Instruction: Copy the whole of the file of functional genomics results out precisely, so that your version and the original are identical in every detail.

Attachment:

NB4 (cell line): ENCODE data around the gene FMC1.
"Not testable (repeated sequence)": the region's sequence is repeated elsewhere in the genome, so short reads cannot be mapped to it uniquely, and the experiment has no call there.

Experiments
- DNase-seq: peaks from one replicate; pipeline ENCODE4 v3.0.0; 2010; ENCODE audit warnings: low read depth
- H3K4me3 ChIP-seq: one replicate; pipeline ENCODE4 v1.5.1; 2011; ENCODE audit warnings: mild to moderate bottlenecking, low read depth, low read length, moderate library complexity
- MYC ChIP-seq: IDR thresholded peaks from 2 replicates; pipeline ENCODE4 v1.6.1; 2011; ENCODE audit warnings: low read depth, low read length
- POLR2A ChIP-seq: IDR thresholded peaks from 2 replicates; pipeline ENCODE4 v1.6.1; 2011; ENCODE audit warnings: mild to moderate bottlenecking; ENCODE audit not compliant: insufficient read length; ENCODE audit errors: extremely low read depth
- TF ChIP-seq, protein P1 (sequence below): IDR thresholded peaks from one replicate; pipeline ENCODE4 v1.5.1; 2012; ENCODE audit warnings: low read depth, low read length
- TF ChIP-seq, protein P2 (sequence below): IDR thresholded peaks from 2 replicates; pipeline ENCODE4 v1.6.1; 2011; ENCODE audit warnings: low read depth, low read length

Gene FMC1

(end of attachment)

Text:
NB4 (cell line): ENCODE data around the gene FMC1.
"Not testable (repeated sequence)": the region's sequence is repeated elsewhere in the genome, so short reads cannot be mapped to it uniquely, and the experiment has no call there.

Experiments
- DNase-seq: peaks from one replicate; pipeline ENCODE4 v3.0.0; 2010; ENCODE audit warnings: low read depth
- H3K4me3 ChIP-seq: one replicate; pipeline ENCODE4 v1.5.1; 2011; ENCODE audit warnings: mild to moderate bottlenecking, low read depth, low read length, moderate library complexity
- MYC ChIP-seq: IDR thresholded peaks from 2 replicates; pipeline ENCODE4 v1.6.1; 2011; ENCODE audit warnings: low read depth, low read length
- POLR2A ChIP-seq: IDR thresholded peaks from 2 replicates; pipeline ENCODE4 v1.6.1; 2011; ENCODE audit warnings: mild to moderate bottlenecking; ENCODE audit not compliant: insufficient read length; ENCODE audit errors: extremely low read depth
- TF ChIP-seq, protein P1 (sequence below): IDR thresholded peaks from one replicate; pipeline ENCODE4 v1.5.1; 2012; ENCODE audit warnings: low read depth, low read length
- TF ChIP-seq, protein P2 (sequence below): IDR thresholded peaks from 2 replicates; pipeline ENCODE4 v1.6.1; 2011; ENCODE audit warnings: low read depth, low read length

Gene FMC1